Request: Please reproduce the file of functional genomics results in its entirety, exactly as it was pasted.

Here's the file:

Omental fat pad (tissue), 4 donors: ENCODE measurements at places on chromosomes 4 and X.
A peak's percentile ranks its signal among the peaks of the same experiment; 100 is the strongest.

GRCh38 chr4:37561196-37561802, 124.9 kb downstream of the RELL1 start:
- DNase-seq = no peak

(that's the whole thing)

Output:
Omental fat pad (tissue), 4 donors: ENCODE measurements at places on chromosomes 4 and X.
A peak's percentile ranks its signal among the peaks of the same experiment; 100 is the strongest.

GRCh38 chr4:37561196-37561802, 124.9 kb downstream of the RELL1 start:
- DNase-seq = no peak